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The need for the more stringent regulation of the carbon offsetting industry is made clearer in the light of investigations into the efficacy of certain projects. A Bloomberg investigation published December last year into Nature Conservancy revealed that the “the world’s biggest environmental group” was a “dealer of meaningless carbon offsets.”
Nature Conservancy were using money from the corporations in order to finance the preservation of land which was at no credible risk of deforestation. Shockingly, the corporations financing the preservation, including Disney and Delta (a major American airline company), were able to count the imaginary benefits of such preservation towards the calculation of their carbon output.
An investment in the Global South, or a destructive project distracting from actual financial duties
Another controversial aspect of carbon offsetting projects is that most are based in developing countries, largely in the global south. The projects have garnered accusations of “climate colonialism,” causing tension with regards to issues of land ownership. They have also had detrimental impacts on the access of local people to farming, housing and food security. Locals are expelled, often having to leave their homes, from areas they rely on for water and crops, in order to make way for conservation efforts.
The negative effects of the carbon offsetting industry’s practices in the global south feel even more unjust when you consider the outsized contribution of “developed” countries towards the climate crisis, and the fact that “developing countries” in the south bear the majority of the brunt.
The G20 group, which includes 19 countries plus the EU, represents 90% of global GDP. They are responsible for 75% of the world’s total emissions. Meanwhile, climate change across poorer nations continues to create untenable living conditions, forcing people into migration. The recent US-Mexico border crisis was fueled at least in part by the climate crisis in Central America.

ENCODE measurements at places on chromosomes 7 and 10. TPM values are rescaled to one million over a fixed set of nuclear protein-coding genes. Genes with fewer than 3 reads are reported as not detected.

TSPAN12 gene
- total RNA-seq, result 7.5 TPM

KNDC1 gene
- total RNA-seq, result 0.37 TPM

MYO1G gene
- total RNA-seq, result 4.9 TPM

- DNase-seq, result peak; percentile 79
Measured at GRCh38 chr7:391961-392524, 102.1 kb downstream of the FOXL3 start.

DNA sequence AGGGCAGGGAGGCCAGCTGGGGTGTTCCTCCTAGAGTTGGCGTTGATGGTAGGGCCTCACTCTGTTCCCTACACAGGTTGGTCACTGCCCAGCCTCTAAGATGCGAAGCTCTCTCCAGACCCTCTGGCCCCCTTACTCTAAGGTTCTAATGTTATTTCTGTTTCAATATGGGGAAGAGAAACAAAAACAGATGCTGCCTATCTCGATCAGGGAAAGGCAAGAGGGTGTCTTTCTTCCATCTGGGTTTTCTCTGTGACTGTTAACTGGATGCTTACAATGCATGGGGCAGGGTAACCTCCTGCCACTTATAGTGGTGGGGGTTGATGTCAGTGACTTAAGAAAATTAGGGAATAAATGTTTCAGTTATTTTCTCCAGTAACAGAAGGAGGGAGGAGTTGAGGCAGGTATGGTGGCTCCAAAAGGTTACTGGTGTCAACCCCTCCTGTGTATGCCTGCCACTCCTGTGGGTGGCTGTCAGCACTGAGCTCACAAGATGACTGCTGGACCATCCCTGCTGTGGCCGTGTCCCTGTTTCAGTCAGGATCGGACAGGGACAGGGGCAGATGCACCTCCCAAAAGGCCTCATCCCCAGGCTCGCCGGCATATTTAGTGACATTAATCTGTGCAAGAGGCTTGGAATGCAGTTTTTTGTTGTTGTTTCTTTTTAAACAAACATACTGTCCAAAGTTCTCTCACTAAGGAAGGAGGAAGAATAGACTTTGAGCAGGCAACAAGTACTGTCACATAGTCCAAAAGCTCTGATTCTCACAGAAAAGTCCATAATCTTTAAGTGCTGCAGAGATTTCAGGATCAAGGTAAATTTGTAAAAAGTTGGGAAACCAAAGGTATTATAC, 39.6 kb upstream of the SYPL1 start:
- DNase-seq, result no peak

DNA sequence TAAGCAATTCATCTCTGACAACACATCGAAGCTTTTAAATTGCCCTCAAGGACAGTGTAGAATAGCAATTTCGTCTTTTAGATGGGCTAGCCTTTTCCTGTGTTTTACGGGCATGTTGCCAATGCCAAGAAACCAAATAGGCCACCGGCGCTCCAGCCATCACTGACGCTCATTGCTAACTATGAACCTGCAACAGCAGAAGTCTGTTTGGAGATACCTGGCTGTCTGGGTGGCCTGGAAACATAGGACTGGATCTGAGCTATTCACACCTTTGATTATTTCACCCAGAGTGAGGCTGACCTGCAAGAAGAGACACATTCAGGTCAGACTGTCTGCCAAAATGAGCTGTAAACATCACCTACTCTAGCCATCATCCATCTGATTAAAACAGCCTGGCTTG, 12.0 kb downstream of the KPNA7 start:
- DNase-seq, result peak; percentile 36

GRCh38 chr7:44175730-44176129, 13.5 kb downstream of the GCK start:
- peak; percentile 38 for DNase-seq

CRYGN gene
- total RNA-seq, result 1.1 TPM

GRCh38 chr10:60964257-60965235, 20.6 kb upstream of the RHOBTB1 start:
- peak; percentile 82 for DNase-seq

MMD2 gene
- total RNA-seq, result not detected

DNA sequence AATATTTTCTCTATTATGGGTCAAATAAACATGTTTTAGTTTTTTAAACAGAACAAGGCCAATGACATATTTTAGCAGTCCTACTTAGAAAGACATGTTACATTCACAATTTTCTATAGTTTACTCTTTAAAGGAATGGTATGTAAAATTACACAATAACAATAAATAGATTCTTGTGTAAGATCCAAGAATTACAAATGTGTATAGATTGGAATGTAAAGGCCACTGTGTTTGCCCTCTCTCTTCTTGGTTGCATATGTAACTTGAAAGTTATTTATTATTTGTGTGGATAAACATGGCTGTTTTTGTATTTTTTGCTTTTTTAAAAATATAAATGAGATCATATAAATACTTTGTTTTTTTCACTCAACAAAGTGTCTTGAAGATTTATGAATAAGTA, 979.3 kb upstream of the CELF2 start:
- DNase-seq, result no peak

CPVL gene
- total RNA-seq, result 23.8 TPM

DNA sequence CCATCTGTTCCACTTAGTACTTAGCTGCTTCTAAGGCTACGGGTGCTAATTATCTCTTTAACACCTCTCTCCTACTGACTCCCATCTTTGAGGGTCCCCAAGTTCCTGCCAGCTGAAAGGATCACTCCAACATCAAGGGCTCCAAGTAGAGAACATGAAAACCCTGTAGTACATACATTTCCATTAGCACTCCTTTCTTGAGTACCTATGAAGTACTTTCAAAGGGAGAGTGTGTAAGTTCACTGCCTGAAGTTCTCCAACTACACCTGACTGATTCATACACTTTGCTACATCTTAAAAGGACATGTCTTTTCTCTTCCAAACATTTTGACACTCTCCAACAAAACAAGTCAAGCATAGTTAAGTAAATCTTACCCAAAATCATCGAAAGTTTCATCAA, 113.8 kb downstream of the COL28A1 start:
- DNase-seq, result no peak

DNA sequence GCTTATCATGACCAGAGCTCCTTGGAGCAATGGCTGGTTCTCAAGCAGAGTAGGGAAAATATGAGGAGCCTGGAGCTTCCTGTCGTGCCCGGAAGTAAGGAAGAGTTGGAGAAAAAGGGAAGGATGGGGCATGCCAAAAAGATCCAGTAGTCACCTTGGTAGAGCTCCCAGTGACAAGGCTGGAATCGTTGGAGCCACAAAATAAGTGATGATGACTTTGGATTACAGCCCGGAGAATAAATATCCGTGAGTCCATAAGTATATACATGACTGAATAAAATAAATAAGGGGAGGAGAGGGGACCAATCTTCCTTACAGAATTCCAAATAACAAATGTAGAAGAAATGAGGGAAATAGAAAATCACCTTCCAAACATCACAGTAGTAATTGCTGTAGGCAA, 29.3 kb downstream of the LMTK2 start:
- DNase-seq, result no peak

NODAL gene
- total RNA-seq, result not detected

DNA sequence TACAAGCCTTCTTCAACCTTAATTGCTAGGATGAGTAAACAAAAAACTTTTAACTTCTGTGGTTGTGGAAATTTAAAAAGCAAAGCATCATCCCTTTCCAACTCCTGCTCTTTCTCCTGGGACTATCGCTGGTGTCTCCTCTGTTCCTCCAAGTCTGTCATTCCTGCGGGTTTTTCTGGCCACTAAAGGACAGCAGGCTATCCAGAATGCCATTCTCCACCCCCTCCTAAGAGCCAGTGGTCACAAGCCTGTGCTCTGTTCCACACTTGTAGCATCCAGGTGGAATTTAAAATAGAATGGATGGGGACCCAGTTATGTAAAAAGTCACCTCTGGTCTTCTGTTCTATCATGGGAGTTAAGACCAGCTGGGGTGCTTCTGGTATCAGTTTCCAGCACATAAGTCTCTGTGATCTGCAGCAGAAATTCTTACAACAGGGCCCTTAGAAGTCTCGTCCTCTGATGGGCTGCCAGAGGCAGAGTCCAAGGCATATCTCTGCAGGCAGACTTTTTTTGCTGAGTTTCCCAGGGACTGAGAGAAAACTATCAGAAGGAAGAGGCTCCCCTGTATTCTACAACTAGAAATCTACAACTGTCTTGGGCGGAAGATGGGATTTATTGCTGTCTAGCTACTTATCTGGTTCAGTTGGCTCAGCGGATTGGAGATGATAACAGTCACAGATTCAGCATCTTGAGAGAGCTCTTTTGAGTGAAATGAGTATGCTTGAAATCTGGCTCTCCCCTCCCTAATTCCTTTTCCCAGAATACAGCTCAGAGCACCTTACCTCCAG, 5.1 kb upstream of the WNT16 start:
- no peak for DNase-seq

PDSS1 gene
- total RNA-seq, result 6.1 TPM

The Taskforce on Scaling Voluntary Carbon Markets, lead by Mark Carney, has been lambasted by critics for its insistence that carbon offsetting markets would benefit the Global South. Yet the Taskforce has its defenders. Dame Clara Furse, Chair of the UK Voluntary Markets Forum, praised the work of the taskforce, claiming that a carbon market enables “the efficient channelling of investment from the global north to support nations in the global south.”
The Taskforce recently established a governance body to “Ensure Integrity of Voluntary Carbon Markets.” The body aims to include indigenous leaders and people representing bodies based in the Global South, to try and ensure that the voices and concerns of the populations affected by the projects are heard.
Wealthier countries have continued to fall short of paying poorer nations adequate damages for destruction caused by their emissions. As noted in Vox’s COP26 summary, the conference failed to raise funds for past, present and future damages. Only one country, Scotland, contributed to the voluntary loss-and-damages fund, committing $2 million.
Carbon offsetting, when employed in ways that are not destructive to local environments, and in ways that produce results that are tangible and easily measured, can be useful. It must be seen however, as a small part of a larger, more concerted effort towards real decarbonisation, rather than just net neutrality.
Investments into carbon offsetting should also not take the place of actual efforts to improve the infrastructure and climate resilience of those nations at the most immediate risk. In short, carbon offsetting should be a tool of last resort, as Carney suggests.